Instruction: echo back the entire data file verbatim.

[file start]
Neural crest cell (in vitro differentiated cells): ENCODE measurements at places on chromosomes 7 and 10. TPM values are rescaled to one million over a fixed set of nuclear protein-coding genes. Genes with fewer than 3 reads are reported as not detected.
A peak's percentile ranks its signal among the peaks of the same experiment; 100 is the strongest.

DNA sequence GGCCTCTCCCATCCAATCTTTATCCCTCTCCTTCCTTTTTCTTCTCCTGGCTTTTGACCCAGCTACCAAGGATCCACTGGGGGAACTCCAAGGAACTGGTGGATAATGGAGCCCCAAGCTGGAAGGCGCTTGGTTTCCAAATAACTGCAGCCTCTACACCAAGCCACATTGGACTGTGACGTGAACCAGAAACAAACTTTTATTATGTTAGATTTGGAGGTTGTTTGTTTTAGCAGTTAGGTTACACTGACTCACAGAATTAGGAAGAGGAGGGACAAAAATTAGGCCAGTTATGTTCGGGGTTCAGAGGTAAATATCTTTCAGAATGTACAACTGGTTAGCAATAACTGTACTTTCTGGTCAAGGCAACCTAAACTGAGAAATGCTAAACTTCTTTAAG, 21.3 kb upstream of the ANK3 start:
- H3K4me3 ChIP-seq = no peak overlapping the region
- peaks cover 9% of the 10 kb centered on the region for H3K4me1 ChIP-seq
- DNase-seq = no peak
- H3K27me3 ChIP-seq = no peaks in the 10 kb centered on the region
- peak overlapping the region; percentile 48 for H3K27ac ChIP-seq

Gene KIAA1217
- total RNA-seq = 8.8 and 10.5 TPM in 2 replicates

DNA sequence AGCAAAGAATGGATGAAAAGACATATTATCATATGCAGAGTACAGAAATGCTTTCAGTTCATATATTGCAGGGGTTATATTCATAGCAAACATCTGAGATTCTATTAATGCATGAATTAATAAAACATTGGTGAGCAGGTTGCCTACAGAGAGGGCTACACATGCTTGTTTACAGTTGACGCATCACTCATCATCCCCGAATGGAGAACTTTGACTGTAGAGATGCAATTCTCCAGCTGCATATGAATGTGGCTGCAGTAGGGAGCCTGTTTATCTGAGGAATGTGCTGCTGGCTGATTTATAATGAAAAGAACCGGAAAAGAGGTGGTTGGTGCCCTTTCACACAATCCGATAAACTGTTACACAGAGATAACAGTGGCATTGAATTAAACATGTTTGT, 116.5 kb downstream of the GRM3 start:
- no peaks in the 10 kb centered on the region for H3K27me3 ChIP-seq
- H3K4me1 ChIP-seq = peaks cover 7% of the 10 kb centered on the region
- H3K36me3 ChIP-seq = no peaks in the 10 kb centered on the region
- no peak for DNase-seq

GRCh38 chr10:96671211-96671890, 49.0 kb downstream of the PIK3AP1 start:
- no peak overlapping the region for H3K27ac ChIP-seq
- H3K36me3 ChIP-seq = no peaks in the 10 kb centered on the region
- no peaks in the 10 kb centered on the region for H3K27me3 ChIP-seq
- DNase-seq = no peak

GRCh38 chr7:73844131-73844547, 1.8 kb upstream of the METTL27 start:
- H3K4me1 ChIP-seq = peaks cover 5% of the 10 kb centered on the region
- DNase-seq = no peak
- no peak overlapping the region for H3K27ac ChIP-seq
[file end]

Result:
Neural crest cell (in vitro differentiated cells): ENCODE measurements at places on chromosomes 7 and 10. TPM values are rescaled to one million over a fixed set of nuclear protein-coding genes. Genes with fewer than 3 reads are reported as not detected.
A peak's percentile ranks its signal among the peaks of the same experiment; 100 is the strongest.

DNA sequence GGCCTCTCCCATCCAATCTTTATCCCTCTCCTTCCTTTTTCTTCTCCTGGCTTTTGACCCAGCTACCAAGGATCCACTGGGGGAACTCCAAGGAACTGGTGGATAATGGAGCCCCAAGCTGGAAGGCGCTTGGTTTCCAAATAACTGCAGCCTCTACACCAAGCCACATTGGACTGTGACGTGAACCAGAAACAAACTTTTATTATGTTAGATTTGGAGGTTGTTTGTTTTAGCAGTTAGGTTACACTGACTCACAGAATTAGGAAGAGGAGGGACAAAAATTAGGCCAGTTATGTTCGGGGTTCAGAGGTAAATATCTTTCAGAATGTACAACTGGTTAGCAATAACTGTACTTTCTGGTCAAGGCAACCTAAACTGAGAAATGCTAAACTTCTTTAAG, 21.3 kb upstream of the ANK3 start:
- H3K4me3 ChIP-seq = no peak overlapping the region
- peaks cover 9% of the 10 kb centered on the region for H3K4me1 ChIP-seq
- DNase-seq = no peak
- H3K27me3 ChIP-seq = no peaks in the 10 kb centered on the region
- peak overlapping the region; percentile 48 for H3K27ac ChIP-seq

Gene KIAA1217
- total RNA-seq = 8.8 and 10.5 TPM in 2 replicates

DNA sequence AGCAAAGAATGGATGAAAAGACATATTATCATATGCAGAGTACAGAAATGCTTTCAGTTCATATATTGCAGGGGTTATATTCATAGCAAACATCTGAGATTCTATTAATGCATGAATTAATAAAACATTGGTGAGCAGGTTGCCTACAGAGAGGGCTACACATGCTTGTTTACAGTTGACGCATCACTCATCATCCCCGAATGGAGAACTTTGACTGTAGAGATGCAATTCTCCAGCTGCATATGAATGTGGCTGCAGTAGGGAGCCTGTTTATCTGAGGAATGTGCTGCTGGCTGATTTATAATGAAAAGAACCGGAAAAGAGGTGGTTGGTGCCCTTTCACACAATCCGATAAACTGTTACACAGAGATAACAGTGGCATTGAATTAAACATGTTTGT, 116.5 kb downstream of the GRM3 start:
- no peaks in the 10 kb centered on the region for H3K27me3 ChIP-seq
- H3K4me1 ChIP-seq = peaks cover 7% of the 10 kb centered on the region
- H3K36me3 ChIP-seq = no peaks in the 10 kb centered on the region
- no peak for DNase-seq

GRCh38 chr10:96671211-96671890, 49.0 kb downstream of the PIK3AP1 start:
- no peak overlapping the region for H3K27ac ChIP-seq
- H3K36me3 ChIP-seq = no peaks in the 10 kb centered on the region
- no peaks in the 10 kb centered on the region for H3K27me3 ChIP-seq
- DNase-seq = no peak

GRCh38 chr7:73844131-73844547, 1.8 kb upstream of the METTL27 start:
- H3K4me1 ChIP-seq = peaks cover 5% of the 10 kb centered on the region
- DNase-seq = no peak
- no peak overlapping the region for H3K27ac ChIP-seq